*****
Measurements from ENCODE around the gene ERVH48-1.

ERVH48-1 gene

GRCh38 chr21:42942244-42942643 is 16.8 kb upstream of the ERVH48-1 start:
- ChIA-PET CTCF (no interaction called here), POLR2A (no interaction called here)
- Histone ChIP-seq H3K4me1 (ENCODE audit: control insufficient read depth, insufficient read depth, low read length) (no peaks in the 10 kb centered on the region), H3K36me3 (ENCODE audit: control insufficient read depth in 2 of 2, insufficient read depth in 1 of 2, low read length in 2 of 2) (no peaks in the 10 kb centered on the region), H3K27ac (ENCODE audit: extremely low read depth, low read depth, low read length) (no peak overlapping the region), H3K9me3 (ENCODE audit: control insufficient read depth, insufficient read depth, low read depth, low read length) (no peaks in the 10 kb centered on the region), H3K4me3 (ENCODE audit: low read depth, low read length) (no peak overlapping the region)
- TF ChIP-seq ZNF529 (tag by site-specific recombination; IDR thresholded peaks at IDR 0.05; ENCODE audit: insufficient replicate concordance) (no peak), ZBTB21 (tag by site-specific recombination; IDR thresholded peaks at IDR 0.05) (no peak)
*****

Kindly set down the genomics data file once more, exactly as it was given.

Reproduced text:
Measurements from ENCODE around the gene ERVH48-1.

ERVH48-1 gene

GRCh38 chr21:42942244-42942643 is 16.8 kb upstream of the ERVH48-1 start:
- ChIA-PET CTCF (no interaction called here), POLR2A (no interaction called here)
- Histone ChIP-seq H3K4me1 (ENCODE audit: control insufficient read depth, insufficient read depth, low read length) (no peaks in the 10 kb centered on the region), H3K36me3 (ENCODE audit: control insufficient read depth in 2 of 2, insufficient read depth in 1 of 2, low read length in 2 of 2) (no peaks in the 10 kb centered on the region), H3K27ac (ENCODE audit: extremely low read depth, low read depth, low read length) (no peak overlapping the region), H3K9me3 (ENCODE audit: control insufficient read depth, insufficient read depth, low read depth, low read length) (no peaks in the 10 kb centered on the region), H3K4me3 (ENCODE audit: low read depth, low read length) (no peak overlapping the region)
- TF ChIP-seq ZNF529 (tag by site-specific recombination; IDR thresholded peaks at IDR 0.05; ENCODE audit: insufficient replicate concordance) (no peak), ZBTB21 (tag by site-specific recombination; IDR thresholded peaks at IDR 0.05) (no peak)